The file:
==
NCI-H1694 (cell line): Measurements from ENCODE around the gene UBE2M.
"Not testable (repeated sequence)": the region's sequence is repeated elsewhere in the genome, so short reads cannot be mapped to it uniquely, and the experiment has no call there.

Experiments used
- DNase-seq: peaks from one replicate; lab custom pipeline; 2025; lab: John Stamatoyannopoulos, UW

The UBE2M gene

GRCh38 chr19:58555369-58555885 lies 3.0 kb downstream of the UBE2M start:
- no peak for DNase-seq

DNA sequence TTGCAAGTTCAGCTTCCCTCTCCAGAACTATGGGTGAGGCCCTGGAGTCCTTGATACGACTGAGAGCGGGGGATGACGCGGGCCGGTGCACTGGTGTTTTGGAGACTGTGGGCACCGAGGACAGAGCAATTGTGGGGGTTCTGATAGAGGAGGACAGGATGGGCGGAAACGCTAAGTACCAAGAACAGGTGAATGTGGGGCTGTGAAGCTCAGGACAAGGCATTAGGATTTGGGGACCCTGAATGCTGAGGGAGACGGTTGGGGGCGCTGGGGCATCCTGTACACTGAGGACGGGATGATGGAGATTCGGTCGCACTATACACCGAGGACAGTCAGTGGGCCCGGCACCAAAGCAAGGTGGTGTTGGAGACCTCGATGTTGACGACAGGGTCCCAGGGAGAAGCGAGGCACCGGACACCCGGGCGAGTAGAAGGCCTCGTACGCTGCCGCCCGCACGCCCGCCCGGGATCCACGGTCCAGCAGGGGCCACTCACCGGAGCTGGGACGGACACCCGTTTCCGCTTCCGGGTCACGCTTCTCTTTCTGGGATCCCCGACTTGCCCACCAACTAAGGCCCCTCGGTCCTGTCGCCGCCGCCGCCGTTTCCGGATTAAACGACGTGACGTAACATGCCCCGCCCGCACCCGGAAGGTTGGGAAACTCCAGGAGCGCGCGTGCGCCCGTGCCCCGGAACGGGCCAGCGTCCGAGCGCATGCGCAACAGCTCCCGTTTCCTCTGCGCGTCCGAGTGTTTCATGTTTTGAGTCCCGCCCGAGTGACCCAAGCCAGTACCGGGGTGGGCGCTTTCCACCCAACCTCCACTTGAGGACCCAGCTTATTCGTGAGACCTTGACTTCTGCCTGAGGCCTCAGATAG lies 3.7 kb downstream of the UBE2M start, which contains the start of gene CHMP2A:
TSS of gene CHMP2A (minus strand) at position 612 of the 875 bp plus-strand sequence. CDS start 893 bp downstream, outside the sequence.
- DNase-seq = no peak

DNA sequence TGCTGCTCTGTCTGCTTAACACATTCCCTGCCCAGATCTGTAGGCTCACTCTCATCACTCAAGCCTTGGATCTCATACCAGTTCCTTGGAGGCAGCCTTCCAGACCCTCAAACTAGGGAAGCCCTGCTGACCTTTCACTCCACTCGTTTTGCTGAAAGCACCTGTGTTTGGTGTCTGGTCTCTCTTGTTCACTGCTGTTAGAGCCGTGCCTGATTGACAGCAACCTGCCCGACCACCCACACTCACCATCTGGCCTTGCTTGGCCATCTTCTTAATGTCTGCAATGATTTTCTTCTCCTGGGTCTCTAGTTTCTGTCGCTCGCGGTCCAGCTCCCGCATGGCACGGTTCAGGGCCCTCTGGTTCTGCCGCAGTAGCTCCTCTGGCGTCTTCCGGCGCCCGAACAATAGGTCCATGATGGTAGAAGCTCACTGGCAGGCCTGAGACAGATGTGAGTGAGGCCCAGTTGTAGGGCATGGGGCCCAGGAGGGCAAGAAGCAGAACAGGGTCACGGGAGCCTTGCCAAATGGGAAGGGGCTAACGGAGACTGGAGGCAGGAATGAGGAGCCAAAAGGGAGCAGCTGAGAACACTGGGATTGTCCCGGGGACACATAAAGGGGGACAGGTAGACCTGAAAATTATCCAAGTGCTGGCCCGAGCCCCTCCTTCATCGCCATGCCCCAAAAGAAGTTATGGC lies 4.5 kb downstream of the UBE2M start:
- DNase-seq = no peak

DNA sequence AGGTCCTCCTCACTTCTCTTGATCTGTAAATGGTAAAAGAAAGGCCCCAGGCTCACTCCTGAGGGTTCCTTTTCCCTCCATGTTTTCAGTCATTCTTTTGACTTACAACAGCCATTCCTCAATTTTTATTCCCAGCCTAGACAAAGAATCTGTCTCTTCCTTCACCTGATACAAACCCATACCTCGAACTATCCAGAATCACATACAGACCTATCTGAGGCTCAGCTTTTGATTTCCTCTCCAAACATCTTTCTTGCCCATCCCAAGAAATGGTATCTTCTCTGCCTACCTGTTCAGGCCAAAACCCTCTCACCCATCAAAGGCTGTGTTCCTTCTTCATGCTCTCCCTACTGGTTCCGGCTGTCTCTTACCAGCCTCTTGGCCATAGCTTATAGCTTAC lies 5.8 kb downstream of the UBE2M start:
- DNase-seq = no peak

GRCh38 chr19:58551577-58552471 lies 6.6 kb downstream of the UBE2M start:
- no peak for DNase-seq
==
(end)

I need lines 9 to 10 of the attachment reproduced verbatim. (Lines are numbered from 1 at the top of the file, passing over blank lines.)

TSS of gene CHMP2A (minus strand) at position 612 of the 875 bp plus-strand sequence. CDS start 893 bp downstream, outside the sequence.
- DNase-seq = no peak